The West German parliament voted tonight to abolish a statute of limitations that, had it stayed in effect, might have allowed some Nazi-era war criminals to escape prosecution for murder.
The 255-to-222 vote came after an all-day, nationally televised debate in the lower house of Bonn's parliament. It followed nine months of a soul-searching and sometimes bitter debate throughout the country on how to deal with the Nazi war crimes question 34 years after the end of World War II.
The issue had also aroused emotions in many other countries, especially in Israel, Poland and the United States and among world Jewry.
Two major factors influencing tonight's vote, it is thought here, were the showing in West Germany in January of the television series "Holocaust" and the dramatic visit last month by Pope John Paul II to the former Auschwitz death camp in Poland.
Under the abolished statute of limitations, any Hitler-era murder suspect who surfaced after January 1, 1980 would have escaped prosecution entirely unless court action had already begun against him.
The movement against the statue included a postcard campaign sponsored by Simon Wiesenthal, a leading Vienna-based Nazi hunter. An avalanche of more than a half million postcards containing a photo of a so-far-unidentified SS guard suspected of murder were sent to Schmidt. Its message said, "This murderer has not been found yet and there are thousands more like him, waiting for January 1, 1980, when finally they can appear in public without fear."
Today's action abolishes the statute of limitations for all murder cases. It means that those still sought or eventually uncovered in connection with wartime murders can be legally pursued and tried for the rest of their lives.
Supporters of limitless prosecution, including Chancellor Helmut Schmidt, argued that Germans could never close the books on the crimes of the Hitler era, no matter how painful or how long ago, and that every criminal who surfaced after the limitation took effect would have been a serious embarrassment to Bonn and fuel for political enemies of the postwar German state.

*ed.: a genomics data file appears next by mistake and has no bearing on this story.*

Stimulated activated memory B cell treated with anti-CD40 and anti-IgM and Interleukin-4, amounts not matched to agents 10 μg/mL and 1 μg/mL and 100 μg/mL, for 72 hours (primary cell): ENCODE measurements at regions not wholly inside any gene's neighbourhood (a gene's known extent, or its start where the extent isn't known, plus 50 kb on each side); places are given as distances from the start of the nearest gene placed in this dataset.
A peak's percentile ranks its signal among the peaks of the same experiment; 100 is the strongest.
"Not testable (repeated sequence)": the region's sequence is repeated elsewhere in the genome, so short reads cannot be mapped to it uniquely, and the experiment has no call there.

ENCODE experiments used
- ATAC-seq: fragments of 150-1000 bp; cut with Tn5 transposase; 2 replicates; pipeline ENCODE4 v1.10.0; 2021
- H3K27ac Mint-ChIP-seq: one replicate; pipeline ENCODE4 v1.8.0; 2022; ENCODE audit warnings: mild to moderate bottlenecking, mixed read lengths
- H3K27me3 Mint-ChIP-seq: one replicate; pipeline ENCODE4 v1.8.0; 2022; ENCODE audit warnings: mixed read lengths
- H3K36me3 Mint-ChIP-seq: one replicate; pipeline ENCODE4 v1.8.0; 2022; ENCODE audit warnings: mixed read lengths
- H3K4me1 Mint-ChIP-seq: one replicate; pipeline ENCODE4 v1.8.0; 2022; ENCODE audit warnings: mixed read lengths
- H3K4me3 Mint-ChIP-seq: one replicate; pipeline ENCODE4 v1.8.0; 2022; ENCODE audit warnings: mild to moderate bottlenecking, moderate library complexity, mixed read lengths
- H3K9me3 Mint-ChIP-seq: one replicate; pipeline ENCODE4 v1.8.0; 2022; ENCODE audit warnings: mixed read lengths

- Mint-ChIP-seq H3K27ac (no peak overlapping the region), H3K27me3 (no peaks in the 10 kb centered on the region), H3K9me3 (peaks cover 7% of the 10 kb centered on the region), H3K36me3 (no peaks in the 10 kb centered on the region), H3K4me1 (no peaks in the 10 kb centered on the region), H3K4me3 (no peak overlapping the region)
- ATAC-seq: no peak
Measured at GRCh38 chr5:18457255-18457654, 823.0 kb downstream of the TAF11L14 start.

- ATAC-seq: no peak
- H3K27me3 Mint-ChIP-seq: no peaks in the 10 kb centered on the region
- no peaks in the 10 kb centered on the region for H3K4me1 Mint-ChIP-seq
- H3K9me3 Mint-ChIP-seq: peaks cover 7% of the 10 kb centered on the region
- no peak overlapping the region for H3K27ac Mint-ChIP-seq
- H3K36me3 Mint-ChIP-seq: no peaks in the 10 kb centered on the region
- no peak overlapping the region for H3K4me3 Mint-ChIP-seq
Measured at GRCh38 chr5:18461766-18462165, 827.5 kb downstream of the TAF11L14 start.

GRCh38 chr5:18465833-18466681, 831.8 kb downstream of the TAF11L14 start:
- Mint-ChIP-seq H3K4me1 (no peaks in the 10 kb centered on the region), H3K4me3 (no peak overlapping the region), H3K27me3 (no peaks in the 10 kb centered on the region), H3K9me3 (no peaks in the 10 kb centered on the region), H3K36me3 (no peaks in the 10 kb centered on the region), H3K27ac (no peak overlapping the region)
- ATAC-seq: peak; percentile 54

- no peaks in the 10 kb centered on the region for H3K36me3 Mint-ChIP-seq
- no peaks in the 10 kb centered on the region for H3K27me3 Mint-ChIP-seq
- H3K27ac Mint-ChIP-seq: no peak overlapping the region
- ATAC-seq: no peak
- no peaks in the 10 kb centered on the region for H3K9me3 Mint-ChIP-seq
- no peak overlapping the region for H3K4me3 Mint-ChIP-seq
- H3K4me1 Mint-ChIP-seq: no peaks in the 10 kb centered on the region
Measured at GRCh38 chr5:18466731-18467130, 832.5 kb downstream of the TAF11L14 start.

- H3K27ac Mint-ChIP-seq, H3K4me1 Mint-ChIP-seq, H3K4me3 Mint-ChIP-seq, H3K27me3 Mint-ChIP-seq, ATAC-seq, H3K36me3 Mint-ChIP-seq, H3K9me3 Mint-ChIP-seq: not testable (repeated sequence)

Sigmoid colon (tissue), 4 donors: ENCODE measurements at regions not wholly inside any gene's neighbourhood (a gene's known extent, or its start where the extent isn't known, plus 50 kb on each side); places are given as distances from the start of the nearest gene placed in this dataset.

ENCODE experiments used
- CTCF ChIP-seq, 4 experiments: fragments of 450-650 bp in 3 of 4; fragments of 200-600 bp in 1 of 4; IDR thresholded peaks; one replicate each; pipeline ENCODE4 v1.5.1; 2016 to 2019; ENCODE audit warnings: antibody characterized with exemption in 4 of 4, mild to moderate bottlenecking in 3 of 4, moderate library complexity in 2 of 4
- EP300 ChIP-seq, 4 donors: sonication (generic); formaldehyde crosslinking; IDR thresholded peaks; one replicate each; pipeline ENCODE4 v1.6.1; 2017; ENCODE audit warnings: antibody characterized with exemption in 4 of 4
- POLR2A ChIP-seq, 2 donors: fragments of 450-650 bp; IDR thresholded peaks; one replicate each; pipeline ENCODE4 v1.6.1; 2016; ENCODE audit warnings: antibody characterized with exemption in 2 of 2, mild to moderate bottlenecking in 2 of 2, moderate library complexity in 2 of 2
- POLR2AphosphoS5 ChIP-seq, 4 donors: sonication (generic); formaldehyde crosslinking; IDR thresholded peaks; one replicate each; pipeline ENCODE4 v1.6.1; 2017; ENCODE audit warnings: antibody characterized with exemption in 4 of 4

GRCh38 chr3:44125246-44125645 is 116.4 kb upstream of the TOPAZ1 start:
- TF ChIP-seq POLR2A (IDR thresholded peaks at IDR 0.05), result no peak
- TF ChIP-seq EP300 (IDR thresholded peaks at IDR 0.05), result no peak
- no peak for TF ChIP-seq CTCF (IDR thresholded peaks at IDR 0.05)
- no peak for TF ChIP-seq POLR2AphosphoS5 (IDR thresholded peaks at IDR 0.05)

Opponents argued in parliament that so much time had passed since the war's end that new trials would lead nowhere because witnessess already are extremely hard to find, memories are imprecise and prosecution very difficult, as some recent trials here have shown.
Many Germans also argued privately that it was simply time to stop flailing themselves with the horrors of the past. Many felt that the trials were meant mostly to appease foreign opinion.
Others argued that it was difficult to oppose ending Limitations on legal grounds, for example, without becoming tarred wtih the charge of being sympathetic to pardoning Nazi crimes.
A leading Christian Democratic Party figure who opposed ending limitations, Alois Mertes, warned that retention should not be mistaken for an attitude of "forgive and forget." To equate the two that way, he said, would be a perversion of the legal institution of the statute of limitations, a device used in many countries although usually for lesser crimes.
Mertes, the opening speaker in today's debate, also spoke out against Bonn being subjected to pressure by other countries in deciding how to handle its own legal affairs.
He said Bonn should not capitulate to what he called the ignorance of some Americans who do not understand the fine points of German political argument. He also criticized Israel for exerting heavy pressure on the West German legislature. Israel's position, however understandable, should not be the criterion for independent German justice, Mertes said.
Today, as Klaus Hartmann, a member of the conservative Christian Social Union in Bavaria, was speaking in favor of keeping the statute in force, a small group in the gallery spectators dressed in concentration camp uniforms began shouting that the speaker was asking for "acquittal for muderers."
The protesters were removed by security men with some pushing in a televised scene that the West Germans obviously would have liked to avoid.
The statute, which dates to the 19th century, originally barred prosecution for murder after 20 years had passed. It took on new importance after World War II and was twice extended by the parliament. In 1969, it was extended through 1979.
Since the end of the war, some 83,000 Nazis have been investigated by West German authorities on war crimes charges. About 6,500 of these have been convicted, virtually all of them in the first 15 years after the war. Since then, conviction rates have dropped considerably. Witnessess are dead or hard to find, old mermories are befuddled by defense lawyers, and trials drag on for years.
Mertes points to the acquittal in April, for lack of positive identification, of a former SS doctor and three guards at the Majdanek concentration camp in a trial that has been under way for four years. There are still 10 other defendants.
Justice Minister Hans-Jochen Vogel, who favored lifting the statute, pointed to men like former camp commander Gustav Wagner, who is believed to be responsible for the death of more than 150,000 persons and is in Brazil. "A man like that should be pursued forever," he said.
There are still some 4,700 Germans either under investigation or awaiting sentencing. These cases would not have been stopped had the statute been retained.